Saturday, April 4, 2020
Branding for Artists
** UPDATE: This is no longer a quick note. It became a full on blog post. Enjoy. :) **
A quick note on "brand".
Brand is what helps people understand and connect with you.
In these Internet streets, that's essential.
I define brand in two ways:
Definition #1: "Perceived Value" - When people think about your personal brand, your art brand, your friend brand, your employee brand, etc. they have a perceived value rating for you. The higher that perceived value, the greater your ability to move minds...or...influence.
Definition #2: "The story that's going on in others' heads when you're not around." - When people think about you what do they think about? Think about Disney, Netflix, the NFL, your cousin, Mr Benja, Andy Warhol, Dr Phil, The Avengers, In-N-Out, etc.
And...other definitions: You can also check Merriam-Webster or some other smart people for their definitions. It's worth noting that the name comes from livestock branding, which is how people literally marked the ownership of their products. <https://www.merriam-webster.com/dictionary/brand>
As artists, we're in a weird position to craft a combined personal and professional brand. I need to figure this type of branding out for myself.
So what do I know about branding? Well, for much of my life, I've worked to design brand for games, products, movements, technologies, etc. Rockstar Games Table Tennis is an example of a team project where I was the lead game designer. (Much of the visual styling was all from corporate though. They do great work.) The entire campaign relied heavily on multiple levels of branding. <https://www.rockstargames.com/tabletennis/>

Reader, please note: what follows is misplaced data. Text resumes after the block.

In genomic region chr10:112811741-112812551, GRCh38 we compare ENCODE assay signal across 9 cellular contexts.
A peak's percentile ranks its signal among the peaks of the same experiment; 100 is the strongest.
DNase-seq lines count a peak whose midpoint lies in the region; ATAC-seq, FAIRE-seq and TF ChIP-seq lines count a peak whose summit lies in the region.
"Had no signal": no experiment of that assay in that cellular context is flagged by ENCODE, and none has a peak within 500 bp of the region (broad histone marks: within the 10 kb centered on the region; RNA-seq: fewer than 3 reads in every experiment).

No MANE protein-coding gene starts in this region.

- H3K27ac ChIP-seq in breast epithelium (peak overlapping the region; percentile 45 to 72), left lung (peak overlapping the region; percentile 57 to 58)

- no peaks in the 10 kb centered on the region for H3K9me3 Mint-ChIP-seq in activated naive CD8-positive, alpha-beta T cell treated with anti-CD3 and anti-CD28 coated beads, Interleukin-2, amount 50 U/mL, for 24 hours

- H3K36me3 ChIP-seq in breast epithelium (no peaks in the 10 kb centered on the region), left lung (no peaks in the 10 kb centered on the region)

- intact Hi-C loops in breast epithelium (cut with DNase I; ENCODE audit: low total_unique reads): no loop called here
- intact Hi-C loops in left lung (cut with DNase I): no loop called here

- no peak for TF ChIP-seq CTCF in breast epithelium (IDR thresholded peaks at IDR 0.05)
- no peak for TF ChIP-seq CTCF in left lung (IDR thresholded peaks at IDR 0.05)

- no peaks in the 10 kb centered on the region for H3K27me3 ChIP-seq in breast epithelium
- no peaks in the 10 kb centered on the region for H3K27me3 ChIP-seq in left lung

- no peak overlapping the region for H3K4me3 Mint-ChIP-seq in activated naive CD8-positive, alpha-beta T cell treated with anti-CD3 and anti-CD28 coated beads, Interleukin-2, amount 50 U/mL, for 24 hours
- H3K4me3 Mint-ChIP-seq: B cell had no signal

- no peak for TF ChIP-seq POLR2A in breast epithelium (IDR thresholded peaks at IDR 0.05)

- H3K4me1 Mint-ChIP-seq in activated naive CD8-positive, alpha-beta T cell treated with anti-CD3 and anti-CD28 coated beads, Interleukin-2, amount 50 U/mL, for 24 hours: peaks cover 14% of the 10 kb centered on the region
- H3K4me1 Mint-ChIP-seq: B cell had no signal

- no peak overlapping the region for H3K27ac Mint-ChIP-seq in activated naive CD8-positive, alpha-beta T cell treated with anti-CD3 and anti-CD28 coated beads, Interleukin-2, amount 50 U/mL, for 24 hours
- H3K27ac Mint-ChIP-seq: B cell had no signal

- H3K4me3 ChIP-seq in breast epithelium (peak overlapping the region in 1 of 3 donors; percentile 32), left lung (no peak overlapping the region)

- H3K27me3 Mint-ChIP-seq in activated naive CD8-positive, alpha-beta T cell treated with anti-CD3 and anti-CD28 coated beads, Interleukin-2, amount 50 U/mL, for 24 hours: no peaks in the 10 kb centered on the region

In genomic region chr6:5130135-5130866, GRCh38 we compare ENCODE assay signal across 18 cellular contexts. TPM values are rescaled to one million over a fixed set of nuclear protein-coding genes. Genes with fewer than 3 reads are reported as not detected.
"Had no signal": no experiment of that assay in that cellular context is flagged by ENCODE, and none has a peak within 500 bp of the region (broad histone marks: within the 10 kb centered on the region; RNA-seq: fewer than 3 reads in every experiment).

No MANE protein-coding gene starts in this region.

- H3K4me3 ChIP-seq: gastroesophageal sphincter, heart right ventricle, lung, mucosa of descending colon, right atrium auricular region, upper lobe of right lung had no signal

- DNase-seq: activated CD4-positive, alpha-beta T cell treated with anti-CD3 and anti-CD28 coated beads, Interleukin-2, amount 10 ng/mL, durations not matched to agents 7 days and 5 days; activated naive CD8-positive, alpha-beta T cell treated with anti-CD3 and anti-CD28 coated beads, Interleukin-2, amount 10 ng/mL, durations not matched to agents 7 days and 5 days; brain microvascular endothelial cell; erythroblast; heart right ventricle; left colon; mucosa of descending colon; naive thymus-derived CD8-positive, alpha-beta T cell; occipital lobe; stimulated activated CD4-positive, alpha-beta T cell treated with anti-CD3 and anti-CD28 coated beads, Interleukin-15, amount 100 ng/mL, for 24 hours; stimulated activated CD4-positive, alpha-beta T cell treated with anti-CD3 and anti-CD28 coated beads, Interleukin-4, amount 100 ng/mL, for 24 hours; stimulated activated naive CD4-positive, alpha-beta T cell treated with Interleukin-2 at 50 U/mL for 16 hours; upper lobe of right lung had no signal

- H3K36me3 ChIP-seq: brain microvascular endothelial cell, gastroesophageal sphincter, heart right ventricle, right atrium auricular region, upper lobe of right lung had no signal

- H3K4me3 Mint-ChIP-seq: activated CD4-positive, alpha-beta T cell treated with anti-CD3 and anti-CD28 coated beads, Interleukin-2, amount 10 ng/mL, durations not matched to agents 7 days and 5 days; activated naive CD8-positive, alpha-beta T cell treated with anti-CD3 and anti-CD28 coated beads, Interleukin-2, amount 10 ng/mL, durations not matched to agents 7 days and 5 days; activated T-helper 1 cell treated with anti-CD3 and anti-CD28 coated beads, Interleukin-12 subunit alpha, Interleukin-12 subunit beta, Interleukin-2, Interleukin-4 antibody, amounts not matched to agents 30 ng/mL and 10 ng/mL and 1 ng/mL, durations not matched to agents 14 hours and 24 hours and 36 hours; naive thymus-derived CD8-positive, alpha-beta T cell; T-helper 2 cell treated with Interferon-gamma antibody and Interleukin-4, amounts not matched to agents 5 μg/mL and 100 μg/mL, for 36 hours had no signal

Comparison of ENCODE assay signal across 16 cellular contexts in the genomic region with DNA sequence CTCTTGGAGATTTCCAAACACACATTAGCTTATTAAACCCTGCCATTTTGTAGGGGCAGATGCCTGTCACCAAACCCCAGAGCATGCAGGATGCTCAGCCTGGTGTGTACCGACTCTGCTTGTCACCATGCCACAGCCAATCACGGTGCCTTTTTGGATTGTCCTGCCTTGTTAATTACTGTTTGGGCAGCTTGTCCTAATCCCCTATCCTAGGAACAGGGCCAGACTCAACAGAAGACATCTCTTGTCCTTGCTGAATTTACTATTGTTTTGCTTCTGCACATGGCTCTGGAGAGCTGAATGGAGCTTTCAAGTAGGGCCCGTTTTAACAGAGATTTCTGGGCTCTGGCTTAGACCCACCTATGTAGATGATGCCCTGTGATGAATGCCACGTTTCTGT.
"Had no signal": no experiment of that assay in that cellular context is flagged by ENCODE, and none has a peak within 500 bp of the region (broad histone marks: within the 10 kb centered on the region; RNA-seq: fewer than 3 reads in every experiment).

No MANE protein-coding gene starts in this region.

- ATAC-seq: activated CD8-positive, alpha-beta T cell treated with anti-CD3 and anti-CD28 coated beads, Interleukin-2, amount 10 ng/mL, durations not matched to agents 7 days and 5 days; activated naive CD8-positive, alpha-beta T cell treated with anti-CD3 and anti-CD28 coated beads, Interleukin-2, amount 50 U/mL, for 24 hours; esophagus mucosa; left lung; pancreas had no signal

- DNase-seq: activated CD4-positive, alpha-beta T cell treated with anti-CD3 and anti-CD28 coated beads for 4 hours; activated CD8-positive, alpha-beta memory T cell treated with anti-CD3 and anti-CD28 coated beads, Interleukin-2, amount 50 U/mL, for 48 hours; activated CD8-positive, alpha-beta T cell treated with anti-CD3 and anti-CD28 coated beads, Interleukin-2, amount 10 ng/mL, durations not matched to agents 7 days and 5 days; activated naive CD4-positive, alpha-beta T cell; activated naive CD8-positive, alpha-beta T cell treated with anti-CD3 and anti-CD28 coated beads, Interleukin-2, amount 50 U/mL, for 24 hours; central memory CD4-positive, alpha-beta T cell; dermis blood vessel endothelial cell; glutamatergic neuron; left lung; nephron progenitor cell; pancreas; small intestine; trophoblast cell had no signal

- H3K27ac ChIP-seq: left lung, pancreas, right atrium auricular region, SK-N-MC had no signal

Now that I'm out of the corporate scene, I've realized that I NEED a personal brand to communicate my ideas effectively. Unfortunately, personal branding doesn't come naturally to me. My unregulated thoughts are far too weird to simply "say what's on my mind". (Damn that computer science background.) Even if you've never thought about it, you may be a personal branding natural, or maybe not.
But shouldn't success be all about the product? Well...it CAN be, but you're leaving a lot of opportunity untapped as well as wading in dangerous territory, especially for an artist. First of all, a small amount of brand consideration can make your product/service/idea go a lot farther. Secondly, in this era we're in, I guarantee that I can acquire a better image than you would create -- and likely for cheaper. Your brand is what will set your work apart from being a mere commodity.
Over the past couple years I've FINALLY starting working on my personal brand because I'm seeing how much it can get me. I'd rather just be a hermit and hoard my creations outside of the public eye. The whole personal branding thing really doesn't come naturally to me, I'm actually envious of people that just live life as a natural brand. I mean...I'll never be fake, but following the unqualified "Be Yourself" mantra has gotten me into a lot of trouble. In 2020, I'm working on avoiding those troubles.
A simple example is my regular Facebook posts. (See attached image.) Most of my posts all follow a basic format, background, and style. It gets people to understand my message faster. They get FAR more traction than my other post types. But I actually took the time to work out how I should communicate consistently on my main feed. It worked, and I had time to figure it out in a safe place. Now, they're flow pretty easily, and I can create variations.
I'm still a work in progress and would never call myself an "expert", but I can't stress the importance of the brand enough in this attention age.
Anyway, this was just an observation and a sharing of what I'm thinking about. I'm going to revisit my Instagram right now and will keep stumbling along horribly until I get it right.
I'd like to hear your thoughts on brand for artists.
- Mr Benja -
Posted by Mr Benja at April 04, 2020